KNOXVILLE — Lawyers are asking a Marion County judge to consider a recent first degree murder acquittal while deciding whether to grant a new trial in the civil wrongful death case between a father and son.
The motion comes five days after a jury in Pottawattamie County deliberated less than two hours before acquitting Jason Carter of murder. He had been charged with killing his mother Shirley Carter in June 2015.
COUNCIL BLUFFS — Prosecutors failed to prove that Jason Carter killed his mother Shirley Car…
While he walked an innocent man from the courthouse in Council Bluffs, attention turned to a previous civil verdict that found him liable for the killing he was just acquitted of.
Jason Carter’s father, Bill Carter, filed a civil lawsuit in January 2016 against Jason Carter for wrongful death following the murder of Shirley Carter. After a jury trial in Marion County, Jason Carter was found civilly liable for her death in December 2017. As a result, he was ordered to pay more than $10 million to her estate.
Two days later, Jason Carter faced criminal charges in Shirley Carter’s death for first degree murder. Last week, those charges were dismissed after a jury found him not guilty.
KNOXVILLE - Jason Carter was found liable Friday in the killing of his mother, Shirley. A ju…
Now, as Jason Carter seeks a new civil trial, his attorneys filed a motion Tuesday asking the court consider that criminal verdict and the evidence presented at the March trial.
In January, Judge Martha Mertz denied attempts from Jason Carter for a new civil trial. His team of lawyers a week after that decision filed a motion saying the judge didn’t consider all of the evidence they had presented to receive a new trial.
Bill Carter’s attorneys have resisted both attempts, but the court has not yet ruled on the latest request.
Standards of proof are much different between civil and criminal courts. In civil trials, verdicts are based on a preponderance of evidence while in a criminal trial a defendant must be proved guilty beyond any reasonable doubt by the state.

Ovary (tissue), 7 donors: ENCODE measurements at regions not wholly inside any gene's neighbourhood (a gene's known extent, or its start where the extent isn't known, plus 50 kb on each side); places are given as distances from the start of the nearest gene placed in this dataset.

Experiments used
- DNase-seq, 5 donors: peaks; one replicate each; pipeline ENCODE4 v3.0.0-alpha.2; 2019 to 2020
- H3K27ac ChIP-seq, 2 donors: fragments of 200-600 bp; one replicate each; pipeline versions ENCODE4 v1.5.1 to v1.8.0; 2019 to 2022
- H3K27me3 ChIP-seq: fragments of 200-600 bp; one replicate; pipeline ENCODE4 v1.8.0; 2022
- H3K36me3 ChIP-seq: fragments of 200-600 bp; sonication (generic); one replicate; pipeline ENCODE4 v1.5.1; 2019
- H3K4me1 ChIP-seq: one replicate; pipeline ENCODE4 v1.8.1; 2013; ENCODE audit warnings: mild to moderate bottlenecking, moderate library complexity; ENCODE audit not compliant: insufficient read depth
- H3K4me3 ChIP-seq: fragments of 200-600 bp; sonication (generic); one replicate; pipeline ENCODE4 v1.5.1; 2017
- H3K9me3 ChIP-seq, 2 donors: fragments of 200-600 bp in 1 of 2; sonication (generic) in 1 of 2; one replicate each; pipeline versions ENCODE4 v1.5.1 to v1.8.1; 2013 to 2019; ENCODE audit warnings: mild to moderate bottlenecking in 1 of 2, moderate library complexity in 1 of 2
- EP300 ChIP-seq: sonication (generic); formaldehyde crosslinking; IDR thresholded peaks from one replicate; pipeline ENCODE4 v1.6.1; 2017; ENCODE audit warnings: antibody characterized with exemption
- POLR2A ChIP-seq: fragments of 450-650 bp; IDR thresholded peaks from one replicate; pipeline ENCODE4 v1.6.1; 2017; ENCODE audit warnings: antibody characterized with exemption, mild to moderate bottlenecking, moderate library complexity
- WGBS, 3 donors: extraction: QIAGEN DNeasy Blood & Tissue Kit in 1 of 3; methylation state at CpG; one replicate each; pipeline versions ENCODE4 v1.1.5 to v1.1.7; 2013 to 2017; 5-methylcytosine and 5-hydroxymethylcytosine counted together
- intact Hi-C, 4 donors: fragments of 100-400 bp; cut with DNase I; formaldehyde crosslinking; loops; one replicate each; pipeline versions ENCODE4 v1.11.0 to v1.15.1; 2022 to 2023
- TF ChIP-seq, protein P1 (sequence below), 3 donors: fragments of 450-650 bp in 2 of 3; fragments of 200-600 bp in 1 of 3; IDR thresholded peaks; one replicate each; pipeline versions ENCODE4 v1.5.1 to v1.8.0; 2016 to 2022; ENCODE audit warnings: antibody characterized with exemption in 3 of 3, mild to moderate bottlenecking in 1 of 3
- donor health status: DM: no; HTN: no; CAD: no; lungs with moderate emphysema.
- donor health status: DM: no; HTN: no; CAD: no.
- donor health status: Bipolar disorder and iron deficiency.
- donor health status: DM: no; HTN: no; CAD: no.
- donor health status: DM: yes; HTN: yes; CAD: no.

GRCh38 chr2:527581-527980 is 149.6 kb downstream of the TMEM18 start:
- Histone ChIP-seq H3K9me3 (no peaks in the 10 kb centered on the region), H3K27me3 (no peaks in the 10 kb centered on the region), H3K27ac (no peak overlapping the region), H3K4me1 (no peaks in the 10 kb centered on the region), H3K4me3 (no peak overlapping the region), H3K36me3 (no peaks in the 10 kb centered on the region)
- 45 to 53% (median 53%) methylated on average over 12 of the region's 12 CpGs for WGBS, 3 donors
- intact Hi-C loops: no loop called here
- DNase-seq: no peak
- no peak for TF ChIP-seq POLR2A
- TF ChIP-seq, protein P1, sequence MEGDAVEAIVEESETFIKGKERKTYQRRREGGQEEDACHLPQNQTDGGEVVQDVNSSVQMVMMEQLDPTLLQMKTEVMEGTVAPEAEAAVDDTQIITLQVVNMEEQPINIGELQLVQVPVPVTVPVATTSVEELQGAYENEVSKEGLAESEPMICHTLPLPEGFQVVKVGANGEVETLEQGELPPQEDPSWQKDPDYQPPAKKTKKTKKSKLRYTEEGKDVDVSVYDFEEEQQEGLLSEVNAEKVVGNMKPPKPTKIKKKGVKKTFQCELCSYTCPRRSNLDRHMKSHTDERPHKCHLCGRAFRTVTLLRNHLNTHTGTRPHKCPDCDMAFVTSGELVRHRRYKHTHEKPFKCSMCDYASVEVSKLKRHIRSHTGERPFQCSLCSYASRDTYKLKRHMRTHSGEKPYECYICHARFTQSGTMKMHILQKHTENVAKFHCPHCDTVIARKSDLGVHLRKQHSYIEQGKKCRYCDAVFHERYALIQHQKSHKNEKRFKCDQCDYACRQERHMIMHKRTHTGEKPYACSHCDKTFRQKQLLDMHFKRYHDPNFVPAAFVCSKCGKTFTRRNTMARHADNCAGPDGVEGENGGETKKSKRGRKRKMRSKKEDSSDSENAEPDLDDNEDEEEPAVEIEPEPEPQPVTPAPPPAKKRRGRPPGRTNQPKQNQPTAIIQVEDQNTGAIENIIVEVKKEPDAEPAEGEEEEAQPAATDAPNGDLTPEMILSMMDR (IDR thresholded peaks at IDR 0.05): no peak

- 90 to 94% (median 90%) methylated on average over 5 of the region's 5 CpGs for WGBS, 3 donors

Jason Carter’s attorneys address that anticipated argument in their motion filed Tuesday.
“To the extent that Plaintiffs may assert the burden of proof is different in civil proceedings, Jason Carter reminds the Court that the jury in the criminal matter reached a unanimous finding of not guilty after less than two hours of deliberation,” read the motion.
Beyond the request for the criminal trial that acquitted Jason Carter to be considered, attorneys asked the judge to consider exculpatory evidence not known by Jason Carter until criminal charges were fired after the civil case.
Once criminal charges came, the state was required to turn over such evidence to his team — which was not a requirement of law enforcement for the civil trial.
During March’s criminal trial, Jason Carter’s attorney Christine Branstad — who also represents him in the civil case — argued the state was still investigating even during the March trial. This delayed exculpatory evidence being delivered to his team of lawyers, she argued.
At one point, Branstad argued the state may have violated Brady v. Maryland, which requires prosecutors to turn over all exculpatory evidence in criminal cases.
She also laid out evidence she said indicated law enforcement and prosecutors colluded with Bill Carter’s attorneys in the civil case to obtain a verdict that would be helpful in pressing criminal charges on Jason Carter.